Author Interview: Rebecca Demarest

rebeccademarestToday Rebecca Demarest shares the inspiration behind the very unique voice of her novels, short stories, and blog. I had the pleasure of reading samples of her work, and her style is quick-paced and authentic. She isn’t afraid to tackle tough subjects with sensitivity and realism. After immersing myself in her writing, I was incredibly impressed by how driven she and prolific she is so early in her career.

Tell us a little about yourself.

I am a mild mannered technical illustrator by day and an author and book designer by night. My writing ranges from literary to speculative fiction, with an emphasis on bridging the gap between those two genres. I have a B.A. in English and Psychology from Willamette University and an M.F.A. in Creative Writing from Emerson College.

What was your inspiration for your novels, Undeliverable and Mark of the Storyteller?

CaptureUndeliverable was inspired by a random news story I heard talking about this mysterious Lost Letters Office—now the Mail Recovery Center—in the United States Postal Service. I was intrigued, and started digging into its history and its current operations. That was much harder than it would seem because no one at the Center is actually allowed to speak to civilians about anything and their monthly auctions are actually rather secretive (I was nearly arrested for taking pictures). But once I had a sense of what the Center did on a day-to-day basis, I started contemplating what kind of story could happen there, what kind of people would be drawn to it. After a couple years of research and free-writing, Ben slowly came into focus and his story took shape. A lot of the details of the characters themselves came from myself, my family, and my friends, which helped to make them real to me.

As for Mark of the Storyteller, this was actually inspired by my senior thesis class at Willamette University. It was a fantastic class about Grimm’s Fairy Tales and we were given the opportunity to either do a research paper on the tales or create our own unique re-interpretation of them. I leaped at the chance to do a creative English thesis as I was already weighed down with a research thesis in Psychology, and wrote a short story that eventually became the villain interview section at the beginning of Mark. The basic concept I had wanted to address was ‘What happens when the villain isn’t who we think it is, but is instead the one person we’re supposed to root for? And why do we have those misperceptions?’ Let me tell you, creating the world that all these characters live in and wreaking havoc on the stories and characters we know well was an immense amount of fun.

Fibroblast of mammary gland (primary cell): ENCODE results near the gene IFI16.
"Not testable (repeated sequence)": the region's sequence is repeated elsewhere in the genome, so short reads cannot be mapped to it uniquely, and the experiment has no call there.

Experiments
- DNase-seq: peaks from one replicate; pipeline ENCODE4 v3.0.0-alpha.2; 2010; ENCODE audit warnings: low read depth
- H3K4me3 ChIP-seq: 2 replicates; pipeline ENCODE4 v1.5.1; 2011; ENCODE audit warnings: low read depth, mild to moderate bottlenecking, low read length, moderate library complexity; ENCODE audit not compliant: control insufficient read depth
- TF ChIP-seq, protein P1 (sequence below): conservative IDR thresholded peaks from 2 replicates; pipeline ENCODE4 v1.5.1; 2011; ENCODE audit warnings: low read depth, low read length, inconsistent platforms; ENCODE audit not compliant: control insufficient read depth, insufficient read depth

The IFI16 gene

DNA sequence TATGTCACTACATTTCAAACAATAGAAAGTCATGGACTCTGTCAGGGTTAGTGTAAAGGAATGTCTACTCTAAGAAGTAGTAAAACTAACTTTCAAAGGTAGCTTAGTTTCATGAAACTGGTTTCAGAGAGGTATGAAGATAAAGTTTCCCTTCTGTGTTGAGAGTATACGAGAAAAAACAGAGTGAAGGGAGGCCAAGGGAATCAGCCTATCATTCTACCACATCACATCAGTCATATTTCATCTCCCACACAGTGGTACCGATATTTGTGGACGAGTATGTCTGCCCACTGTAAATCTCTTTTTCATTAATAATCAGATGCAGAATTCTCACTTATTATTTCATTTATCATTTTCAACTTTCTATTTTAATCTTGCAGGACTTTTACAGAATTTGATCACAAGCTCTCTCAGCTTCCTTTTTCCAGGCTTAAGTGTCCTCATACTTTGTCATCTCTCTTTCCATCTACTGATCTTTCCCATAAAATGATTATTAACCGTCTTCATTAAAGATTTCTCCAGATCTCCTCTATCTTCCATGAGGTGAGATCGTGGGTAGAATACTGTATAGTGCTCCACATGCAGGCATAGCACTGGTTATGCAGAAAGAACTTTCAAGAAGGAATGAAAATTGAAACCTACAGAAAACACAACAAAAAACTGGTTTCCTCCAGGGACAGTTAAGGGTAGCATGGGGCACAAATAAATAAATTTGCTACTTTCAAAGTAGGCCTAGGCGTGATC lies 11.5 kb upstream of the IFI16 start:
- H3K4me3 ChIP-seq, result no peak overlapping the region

Where do you go for inspiration when you’re feeling blocked?

News sites, actually. Articles about bleeding glaciers, people hijacking barrels of maple syrup, or the fact that the ancient Egyptians made jewelry out of meteorites can all give my imagination a boost. Also, turning off your music and actually paying attention to the world around you while you walk, including eavesdropping on your fellow commuters, can provide some outlandish leads.

What’s the strangest thing that has ever inspired you?

The absolute strangest thing was an article about a lithopedion, or stone baby. A lithopedion is the result of an ectopic pregnancy that self terminates after the 14th week and the mother’s body calcifies the fetus to prevent it from causing harm to the mother. I couldn’t help it, the idea just grabbed hold of my brain and I couldn’t shake it, so I’ve got a short story in the works centering around this phenomenon.

Tell us about an inspirational figure in your life.

While I have found many of my writing instructors and friends inspirational, the woman who is the most inspirational would have to be my mother. She has not led the easiest of lives and has dealt with a series of genetic and environmentally induced health problems, many of which required surgery and extensive recoveries. But through all of this, she has never lost her sense of adventure, determination, or love. In fact, she started her first business just a couple years ago as a professional storyteller and has reached her five year goals, four years early. If she can deal with all of the health issues, two kids, and a husband who traveled extensively for work and come out the other side with enough energy to devote to a whole new career, then I can do anything.

What are some books in your genre that have inspired you?

This is a really hard question to answer because I read a lot of books each year. In the literary genre, I find the work of George Saunders, Scott Nadelson, Steve Yarbrough, Tom Perotta, and a handful of others to be greatly inspiring, mostly modern literary authors. In the speculative fiction genre, I draw a lot of inspiration from Tamora Pierce, Robert A. Heinlein, Patricia C. Wrede, Jasper Fforde, and Terry Pratchett.

What are some words that you live by?

Be and not seem. This is one of Emerson’s philosophies, and I’ve had it on my wall as long as I can remember. In my life and in my writing I try to stay true to myself and my ideals. Do not pretend you are a good person, let your work speak for itself. Do not pretend you are competent, actually go out and do the hard work to make it true.

Is there anything else you would like us to know?

I’ll be doing an Indiegogo campaign in November to help defray the last editing and marketing costs for Undeliverable, which will be launching in March of 2014. If you’d like to learn more about me or my writing, drop by my website at or follow me on Twitter @RebeccaDemarest.